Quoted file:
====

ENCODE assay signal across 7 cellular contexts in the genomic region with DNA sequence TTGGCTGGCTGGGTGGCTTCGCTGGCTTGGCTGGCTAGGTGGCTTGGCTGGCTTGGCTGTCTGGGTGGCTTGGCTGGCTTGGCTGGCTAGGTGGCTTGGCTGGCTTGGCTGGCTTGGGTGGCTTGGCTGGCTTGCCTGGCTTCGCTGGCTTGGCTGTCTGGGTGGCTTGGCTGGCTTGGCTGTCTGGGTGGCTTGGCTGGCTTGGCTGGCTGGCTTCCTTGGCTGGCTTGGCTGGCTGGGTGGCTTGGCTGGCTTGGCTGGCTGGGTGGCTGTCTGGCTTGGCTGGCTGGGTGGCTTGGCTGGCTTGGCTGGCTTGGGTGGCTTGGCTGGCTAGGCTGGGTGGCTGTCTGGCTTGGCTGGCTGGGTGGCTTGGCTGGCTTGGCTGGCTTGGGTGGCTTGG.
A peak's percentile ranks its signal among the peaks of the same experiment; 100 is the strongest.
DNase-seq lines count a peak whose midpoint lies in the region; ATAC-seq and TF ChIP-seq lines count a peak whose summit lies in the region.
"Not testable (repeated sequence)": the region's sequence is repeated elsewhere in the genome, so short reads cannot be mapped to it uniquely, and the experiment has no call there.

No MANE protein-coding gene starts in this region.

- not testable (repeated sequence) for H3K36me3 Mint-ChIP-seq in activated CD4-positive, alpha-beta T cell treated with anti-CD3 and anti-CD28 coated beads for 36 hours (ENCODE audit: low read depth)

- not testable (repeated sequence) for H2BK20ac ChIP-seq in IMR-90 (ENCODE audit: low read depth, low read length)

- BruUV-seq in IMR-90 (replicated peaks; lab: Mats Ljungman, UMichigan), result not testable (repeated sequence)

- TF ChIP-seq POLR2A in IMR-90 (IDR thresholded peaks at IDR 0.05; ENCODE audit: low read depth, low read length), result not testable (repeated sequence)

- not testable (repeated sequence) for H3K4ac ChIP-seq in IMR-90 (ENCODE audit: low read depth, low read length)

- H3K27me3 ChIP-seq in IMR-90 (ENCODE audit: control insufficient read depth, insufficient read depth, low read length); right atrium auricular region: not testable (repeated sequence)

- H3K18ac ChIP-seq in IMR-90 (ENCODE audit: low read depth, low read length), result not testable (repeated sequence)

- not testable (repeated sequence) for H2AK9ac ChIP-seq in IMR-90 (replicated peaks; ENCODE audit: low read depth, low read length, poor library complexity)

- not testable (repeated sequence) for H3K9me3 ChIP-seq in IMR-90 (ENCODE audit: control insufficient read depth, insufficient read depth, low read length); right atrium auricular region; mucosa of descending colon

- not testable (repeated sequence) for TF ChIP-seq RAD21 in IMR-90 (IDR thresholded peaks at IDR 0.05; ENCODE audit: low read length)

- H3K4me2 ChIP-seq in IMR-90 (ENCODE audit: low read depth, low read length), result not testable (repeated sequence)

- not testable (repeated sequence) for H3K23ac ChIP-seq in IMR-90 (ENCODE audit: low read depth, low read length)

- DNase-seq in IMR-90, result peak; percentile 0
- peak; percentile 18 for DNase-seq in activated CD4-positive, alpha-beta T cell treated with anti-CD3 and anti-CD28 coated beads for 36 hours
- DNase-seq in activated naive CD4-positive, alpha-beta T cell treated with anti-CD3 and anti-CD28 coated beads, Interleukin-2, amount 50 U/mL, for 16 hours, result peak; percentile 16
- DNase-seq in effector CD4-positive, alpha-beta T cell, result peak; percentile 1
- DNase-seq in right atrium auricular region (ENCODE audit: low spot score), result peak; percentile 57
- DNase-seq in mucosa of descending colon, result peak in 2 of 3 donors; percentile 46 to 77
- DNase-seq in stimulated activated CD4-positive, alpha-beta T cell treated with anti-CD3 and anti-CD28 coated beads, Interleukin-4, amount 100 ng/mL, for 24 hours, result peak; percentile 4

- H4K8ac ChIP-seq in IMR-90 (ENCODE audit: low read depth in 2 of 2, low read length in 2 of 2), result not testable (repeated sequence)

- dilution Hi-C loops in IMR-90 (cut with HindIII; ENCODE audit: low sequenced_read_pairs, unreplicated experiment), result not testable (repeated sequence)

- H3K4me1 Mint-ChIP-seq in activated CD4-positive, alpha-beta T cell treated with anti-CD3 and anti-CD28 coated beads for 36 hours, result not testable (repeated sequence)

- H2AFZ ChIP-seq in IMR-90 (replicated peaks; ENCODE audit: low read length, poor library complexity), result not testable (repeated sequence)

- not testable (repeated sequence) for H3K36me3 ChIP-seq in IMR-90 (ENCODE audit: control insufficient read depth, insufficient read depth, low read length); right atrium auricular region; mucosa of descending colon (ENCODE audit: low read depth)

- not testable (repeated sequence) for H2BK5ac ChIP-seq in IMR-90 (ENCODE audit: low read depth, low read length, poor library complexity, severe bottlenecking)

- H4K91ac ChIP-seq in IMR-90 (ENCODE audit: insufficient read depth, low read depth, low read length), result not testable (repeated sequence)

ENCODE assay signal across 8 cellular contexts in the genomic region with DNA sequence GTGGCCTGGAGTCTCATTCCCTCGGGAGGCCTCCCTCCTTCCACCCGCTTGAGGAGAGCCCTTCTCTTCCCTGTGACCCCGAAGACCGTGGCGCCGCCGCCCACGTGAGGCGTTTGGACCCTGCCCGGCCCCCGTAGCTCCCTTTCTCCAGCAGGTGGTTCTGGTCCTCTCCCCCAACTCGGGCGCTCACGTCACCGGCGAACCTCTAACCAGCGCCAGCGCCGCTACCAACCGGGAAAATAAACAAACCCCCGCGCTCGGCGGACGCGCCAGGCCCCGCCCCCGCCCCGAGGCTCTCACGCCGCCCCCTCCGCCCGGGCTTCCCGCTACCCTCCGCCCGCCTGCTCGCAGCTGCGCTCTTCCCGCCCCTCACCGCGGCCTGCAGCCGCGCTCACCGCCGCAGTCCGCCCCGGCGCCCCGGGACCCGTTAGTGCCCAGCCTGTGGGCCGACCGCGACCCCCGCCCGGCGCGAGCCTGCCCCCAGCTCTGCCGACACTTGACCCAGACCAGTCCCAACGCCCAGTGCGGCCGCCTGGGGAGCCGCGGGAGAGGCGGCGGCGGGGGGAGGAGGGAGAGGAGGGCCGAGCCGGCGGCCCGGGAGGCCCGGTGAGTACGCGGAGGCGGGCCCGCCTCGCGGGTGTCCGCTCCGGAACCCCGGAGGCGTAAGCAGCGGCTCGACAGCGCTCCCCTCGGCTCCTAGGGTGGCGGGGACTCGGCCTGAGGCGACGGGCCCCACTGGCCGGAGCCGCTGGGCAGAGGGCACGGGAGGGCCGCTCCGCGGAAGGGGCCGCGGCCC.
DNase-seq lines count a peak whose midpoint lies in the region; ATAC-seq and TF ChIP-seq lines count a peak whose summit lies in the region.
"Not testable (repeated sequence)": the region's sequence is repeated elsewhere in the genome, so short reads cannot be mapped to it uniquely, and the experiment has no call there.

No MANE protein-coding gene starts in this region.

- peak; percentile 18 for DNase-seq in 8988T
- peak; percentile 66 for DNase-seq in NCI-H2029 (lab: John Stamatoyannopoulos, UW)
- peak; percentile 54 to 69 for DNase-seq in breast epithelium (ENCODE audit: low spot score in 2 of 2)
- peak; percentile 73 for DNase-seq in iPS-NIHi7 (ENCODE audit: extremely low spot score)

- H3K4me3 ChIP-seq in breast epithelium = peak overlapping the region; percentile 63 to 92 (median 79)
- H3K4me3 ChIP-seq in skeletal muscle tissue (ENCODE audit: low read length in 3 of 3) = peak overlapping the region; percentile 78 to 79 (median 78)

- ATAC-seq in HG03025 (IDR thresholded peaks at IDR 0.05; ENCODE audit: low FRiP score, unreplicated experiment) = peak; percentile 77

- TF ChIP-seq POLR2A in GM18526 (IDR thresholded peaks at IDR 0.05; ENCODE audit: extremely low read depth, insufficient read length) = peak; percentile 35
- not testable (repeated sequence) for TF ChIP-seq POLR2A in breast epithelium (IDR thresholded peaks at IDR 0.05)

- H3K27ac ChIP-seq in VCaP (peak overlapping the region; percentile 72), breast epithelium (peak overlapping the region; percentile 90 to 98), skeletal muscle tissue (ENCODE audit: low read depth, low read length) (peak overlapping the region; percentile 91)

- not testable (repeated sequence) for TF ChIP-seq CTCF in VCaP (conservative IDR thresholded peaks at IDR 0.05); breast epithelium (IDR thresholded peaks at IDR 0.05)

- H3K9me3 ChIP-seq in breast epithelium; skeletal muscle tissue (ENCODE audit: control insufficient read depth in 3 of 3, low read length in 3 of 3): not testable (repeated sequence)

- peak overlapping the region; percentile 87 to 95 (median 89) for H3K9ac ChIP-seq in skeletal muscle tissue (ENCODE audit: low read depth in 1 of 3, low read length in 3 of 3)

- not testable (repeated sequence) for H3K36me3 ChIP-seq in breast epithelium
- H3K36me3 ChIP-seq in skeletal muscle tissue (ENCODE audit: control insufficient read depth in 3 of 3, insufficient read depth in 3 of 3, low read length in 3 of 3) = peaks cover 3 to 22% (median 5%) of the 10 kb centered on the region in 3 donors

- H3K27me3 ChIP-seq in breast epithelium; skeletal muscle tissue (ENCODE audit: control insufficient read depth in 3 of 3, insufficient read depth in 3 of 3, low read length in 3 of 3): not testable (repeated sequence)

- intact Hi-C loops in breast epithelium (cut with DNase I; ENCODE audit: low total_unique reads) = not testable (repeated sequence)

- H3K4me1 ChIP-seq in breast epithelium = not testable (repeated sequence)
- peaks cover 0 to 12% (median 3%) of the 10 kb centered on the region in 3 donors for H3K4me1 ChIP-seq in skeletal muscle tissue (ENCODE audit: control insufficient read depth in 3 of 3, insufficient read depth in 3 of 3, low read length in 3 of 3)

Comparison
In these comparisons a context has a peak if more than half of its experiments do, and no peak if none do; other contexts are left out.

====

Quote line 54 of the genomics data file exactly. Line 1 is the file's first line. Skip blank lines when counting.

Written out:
- peaks cover 0 to 12% (median 3%) of the 10 kb centered on the region in 3 donors for H3K4me1 ChIP-seq in skeletal muscle tissue (ENCODE audit: control insufficient read depth in 3 of 3, insufficient read depth in 3 of 3, low read length in 3 of 3)